Feeds

Nokia's Trolltech renews Windows mobile vows

No Symbian monogamy

The Power of One Infographic

LinuxWorld Nokia-owned Trolltech has re-committed its Qt cross-platform application framework and toolkit to Windows.

Trolltech's developer tools community manager Knut Yrvin told The Reg deep in the bowels of LinuxWorld it made healthy business sense to continue supporting Microsoft.

"It would be unwise not to take Microsoft's mobile software initiative seriously," he said. Trolltech has 5,500 customers on Windows.

"You don't dismiss those - that would be an unhealthy commercial decision."

According to Yrvin, Trolltech's role is to continue bridging open- and closed-source platforms. He pointed out open source applications can run on Windows.

Nokia announced it was buying Trolltech in January in what soon became clear was the first step in a strategy to ramp up its own mobile software efforts and shake-up the Symbian alliance primarily in a bid against Apple's iPhone and Microsoft's Windows.

The world's largest handset manufacturer went on to announce its purchase of, and plans to open source, the Symbian operating system that it and other handset and service providers have adopted.

Nokia makes no use of Windows on phones and devices, so the question has to be asked why it would wish to continue funding Trolltech's work on a mobile platform it does not support.

The more speculative among you might even conjecture that keeping Qt on Windows leaves the door open for Nokia to put Windows on its phones, providing a ready-made framework, toolkit and developer ecosystem. Continued support for Windows would also benefit those in the new Symbian world order also backing Windows.

Turning to the iPhone, Yrvin, said it would be simple from a technology perspective to put Qt on Apple's device, as it already works on the Mac. He was not aware of any talks with Apple, though, to put the framework and toolkit on Apple's closed mobile platform.®

The Power of One eBook: Top reasons to choose HP BladeSystem

More from The Register

next story
GoTenna: How does this 'magic' work?
An ideal product if you believe the Earth is flat
Google Nest, ARM, Samsung pull out Thread to strangle ZigBee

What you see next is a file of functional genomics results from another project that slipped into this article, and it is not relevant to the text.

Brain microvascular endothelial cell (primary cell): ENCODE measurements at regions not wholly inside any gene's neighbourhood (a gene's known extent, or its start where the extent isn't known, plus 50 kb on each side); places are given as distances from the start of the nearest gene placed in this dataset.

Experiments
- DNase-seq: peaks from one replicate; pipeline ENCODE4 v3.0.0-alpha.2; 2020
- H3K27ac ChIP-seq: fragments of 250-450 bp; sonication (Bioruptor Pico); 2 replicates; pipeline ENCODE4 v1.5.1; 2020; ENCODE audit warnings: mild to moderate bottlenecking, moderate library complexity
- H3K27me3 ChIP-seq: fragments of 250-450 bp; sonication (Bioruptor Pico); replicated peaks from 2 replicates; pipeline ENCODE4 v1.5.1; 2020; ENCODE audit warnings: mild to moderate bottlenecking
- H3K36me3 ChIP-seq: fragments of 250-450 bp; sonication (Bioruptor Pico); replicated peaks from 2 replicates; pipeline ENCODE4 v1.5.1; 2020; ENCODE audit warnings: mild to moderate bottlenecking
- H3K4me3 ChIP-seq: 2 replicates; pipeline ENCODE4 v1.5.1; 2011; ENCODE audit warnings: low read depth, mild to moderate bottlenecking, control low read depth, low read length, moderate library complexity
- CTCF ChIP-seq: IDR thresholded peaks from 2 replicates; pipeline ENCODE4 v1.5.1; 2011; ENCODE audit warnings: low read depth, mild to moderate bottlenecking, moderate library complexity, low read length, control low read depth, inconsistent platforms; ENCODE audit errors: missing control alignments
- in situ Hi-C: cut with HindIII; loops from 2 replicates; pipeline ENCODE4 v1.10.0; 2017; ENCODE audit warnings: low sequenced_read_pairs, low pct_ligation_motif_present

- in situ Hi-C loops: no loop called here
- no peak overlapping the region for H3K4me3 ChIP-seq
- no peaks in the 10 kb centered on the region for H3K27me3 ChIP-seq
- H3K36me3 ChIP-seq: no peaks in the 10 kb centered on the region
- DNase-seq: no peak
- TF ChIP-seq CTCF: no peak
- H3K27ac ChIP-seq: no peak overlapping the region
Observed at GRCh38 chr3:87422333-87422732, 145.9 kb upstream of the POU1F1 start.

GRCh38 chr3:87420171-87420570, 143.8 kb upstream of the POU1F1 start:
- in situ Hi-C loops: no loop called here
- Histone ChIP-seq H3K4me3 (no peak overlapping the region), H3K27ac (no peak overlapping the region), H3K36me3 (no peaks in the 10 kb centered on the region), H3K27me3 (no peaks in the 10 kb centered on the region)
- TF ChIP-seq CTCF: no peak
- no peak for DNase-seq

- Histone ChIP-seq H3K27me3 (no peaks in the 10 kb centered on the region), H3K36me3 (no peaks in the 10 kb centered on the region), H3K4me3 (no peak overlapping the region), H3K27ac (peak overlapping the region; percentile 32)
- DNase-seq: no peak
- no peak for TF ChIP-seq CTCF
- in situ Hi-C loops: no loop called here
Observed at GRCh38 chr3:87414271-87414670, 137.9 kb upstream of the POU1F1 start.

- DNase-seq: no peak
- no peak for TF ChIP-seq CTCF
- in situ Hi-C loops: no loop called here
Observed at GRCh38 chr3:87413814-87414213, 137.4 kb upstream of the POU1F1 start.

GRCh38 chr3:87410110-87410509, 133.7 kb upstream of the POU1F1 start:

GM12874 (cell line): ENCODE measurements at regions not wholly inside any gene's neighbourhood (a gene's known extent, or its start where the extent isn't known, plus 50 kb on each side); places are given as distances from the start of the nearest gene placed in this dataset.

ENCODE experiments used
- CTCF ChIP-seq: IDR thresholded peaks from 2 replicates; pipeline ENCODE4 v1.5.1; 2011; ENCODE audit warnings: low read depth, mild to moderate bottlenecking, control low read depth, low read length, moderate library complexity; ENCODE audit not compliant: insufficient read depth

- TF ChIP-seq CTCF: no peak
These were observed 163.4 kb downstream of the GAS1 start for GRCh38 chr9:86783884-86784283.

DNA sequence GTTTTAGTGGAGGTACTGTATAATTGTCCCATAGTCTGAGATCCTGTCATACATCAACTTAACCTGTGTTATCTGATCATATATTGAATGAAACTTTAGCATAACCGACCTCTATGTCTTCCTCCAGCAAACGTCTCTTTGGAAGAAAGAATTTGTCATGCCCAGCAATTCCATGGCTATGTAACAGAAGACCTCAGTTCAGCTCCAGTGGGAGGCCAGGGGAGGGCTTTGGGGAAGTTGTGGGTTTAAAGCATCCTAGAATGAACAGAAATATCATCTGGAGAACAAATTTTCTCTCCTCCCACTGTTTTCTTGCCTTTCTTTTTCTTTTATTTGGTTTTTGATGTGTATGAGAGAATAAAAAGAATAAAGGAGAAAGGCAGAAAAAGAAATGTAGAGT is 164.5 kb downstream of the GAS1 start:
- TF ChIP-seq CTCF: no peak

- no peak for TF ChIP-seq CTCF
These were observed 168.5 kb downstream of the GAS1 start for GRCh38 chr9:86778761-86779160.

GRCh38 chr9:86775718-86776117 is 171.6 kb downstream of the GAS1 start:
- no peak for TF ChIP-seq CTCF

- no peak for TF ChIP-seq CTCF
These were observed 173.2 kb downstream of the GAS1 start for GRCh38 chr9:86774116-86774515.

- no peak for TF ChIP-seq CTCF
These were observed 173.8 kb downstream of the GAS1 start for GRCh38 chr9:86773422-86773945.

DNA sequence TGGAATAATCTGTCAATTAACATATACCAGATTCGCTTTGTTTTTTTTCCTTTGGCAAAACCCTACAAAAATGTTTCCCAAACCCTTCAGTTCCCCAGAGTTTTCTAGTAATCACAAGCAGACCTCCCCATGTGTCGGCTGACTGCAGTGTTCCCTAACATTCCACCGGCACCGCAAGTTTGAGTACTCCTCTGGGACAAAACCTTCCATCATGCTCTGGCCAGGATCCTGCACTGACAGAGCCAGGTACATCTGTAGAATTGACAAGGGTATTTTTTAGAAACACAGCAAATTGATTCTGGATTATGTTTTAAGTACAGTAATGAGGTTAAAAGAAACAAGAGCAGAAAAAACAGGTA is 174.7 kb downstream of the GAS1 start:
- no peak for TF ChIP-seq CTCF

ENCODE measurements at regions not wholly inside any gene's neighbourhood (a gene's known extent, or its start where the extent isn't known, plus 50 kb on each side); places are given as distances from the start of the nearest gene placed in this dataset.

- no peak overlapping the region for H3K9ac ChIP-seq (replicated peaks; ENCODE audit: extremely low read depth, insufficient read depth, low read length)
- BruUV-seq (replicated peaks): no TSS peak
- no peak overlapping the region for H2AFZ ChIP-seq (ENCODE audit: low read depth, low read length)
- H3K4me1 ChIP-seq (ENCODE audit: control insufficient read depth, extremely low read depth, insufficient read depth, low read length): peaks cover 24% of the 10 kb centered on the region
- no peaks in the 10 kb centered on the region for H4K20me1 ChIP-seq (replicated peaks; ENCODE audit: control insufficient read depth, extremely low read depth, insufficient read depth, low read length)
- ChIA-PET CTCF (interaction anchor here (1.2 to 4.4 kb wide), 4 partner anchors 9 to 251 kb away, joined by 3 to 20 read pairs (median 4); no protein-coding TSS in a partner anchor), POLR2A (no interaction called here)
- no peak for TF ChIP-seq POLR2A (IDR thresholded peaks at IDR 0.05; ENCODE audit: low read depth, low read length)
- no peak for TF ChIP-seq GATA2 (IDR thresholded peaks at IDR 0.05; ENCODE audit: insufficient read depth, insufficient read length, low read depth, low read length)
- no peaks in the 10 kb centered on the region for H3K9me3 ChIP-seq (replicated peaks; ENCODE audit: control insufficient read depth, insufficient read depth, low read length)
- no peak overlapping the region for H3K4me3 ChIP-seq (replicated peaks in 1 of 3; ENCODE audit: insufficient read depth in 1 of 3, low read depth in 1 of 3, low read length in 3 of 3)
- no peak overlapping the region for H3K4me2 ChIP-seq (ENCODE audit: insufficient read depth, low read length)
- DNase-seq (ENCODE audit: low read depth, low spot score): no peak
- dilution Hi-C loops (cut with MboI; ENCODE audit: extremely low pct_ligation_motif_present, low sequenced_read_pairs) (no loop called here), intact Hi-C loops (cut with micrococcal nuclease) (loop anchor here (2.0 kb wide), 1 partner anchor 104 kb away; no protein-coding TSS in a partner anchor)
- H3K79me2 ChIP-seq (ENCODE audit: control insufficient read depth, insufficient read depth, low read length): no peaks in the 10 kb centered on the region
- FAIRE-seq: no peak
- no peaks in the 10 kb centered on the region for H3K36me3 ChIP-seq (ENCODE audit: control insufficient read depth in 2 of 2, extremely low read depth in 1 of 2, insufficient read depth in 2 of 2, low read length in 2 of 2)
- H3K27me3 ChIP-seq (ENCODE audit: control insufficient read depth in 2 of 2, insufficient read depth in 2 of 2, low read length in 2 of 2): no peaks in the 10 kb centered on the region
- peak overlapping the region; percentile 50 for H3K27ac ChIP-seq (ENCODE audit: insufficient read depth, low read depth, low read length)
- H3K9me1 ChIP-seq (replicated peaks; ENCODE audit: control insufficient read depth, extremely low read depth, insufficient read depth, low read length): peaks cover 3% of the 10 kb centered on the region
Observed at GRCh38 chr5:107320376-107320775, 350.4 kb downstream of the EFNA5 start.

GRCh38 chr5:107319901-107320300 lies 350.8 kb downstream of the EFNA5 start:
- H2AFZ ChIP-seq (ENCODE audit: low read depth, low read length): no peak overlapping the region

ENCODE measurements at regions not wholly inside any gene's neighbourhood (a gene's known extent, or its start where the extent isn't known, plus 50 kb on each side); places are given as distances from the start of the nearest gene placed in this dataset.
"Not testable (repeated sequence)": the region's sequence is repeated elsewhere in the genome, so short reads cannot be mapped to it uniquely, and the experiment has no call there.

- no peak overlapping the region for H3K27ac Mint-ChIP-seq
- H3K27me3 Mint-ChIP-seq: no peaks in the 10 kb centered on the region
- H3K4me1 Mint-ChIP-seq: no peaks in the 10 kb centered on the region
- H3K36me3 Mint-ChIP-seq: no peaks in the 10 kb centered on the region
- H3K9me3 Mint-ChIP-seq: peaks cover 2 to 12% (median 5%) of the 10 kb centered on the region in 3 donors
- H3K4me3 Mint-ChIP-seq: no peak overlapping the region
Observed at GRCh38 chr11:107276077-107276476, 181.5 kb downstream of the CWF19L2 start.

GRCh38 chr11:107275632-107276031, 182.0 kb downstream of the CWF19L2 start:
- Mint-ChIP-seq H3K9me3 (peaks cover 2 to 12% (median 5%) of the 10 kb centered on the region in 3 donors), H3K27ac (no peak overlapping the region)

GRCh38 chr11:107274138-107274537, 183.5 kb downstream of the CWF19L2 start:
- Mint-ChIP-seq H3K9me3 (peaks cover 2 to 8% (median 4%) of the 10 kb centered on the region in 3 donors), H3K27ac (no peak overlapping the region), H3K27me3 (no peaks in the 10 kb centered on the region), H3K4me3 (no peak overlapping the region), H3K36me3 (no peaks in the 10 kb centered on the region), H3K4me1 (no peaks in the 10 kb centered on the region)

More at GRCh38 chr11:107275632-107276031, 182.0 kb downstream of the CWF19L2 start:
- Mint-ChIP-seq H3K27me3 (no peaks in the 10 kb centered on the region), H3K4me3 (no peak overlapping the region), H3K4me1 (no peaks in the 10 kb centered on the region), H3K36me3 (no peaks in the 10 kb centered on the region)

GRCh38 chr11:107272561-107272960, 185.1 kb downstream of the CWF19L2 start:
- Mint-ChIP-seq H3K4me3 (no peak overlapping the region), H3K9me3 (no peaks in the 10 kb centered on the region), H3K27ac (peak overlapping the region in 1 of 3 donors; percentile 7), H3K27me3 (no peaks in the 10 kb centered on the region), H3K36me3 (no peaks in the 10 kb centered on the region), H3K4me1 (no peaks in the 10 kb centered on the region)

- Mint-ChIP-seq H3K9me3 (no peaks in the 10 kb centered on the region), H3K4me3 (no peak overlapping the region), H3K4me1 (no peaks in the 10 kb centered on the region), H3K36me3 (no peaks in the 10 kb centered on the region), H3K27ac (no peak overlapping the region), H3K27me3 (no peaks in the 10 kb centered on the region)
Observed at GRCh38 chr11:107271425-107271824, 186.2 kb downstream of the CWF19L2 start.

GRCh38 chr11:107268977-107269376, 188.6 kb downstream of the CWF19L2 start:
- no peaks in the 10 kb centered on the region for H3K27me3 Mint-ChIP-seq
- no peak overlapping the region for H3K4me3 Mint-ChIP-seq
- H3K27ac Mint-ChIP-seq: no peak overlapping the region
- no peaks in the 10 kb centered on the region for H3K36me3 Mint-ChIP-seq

But there's a flaw in Google's IP-based IoT system
Orange spent weekend spamming customers with TXTs
Zero, not infinity, is the Magic Number customers want
US freemium mobile network eyes up Europe
FreedomPop touts 'free' calls, texts and data
Want to beat Verizon's slow Netflix? Get a VPN
Exec finds stream speed climbs when smuggled out
'Two-speed internet' storm turns FCC.gov into zero-speed website
Deadline for comments on net neutrality shake-up extended to Friday
NBN Co execs: No FTTN product until 2015
Faster? Not yet. Cheaper? No data
prev story

Whitepapers

Reducing security risks from open source software
Follow a few strategies and your organization can gain the full benefits of open source and the cloud without compromising the security of your applications.
Consolidation: The Foundation for IT Business Transformation
In this whitepaper learn how effective consolidation of IT and business resources can enable multiple, meaningful business benefits.
Application security programs and practises
Follow a few strategies and your organization can gain the full benefits of open source and the cloud without compromising the security of your applications.
Boost IT visibility and business value
How building a great service catalog relieves pressure points and demonstrates the value of IT service management.
Consolidation: the foundation for IT and business transformation
In this whitepaper learn how effective consolidation of IT and business resources can enable multiple, meaningful business benefits.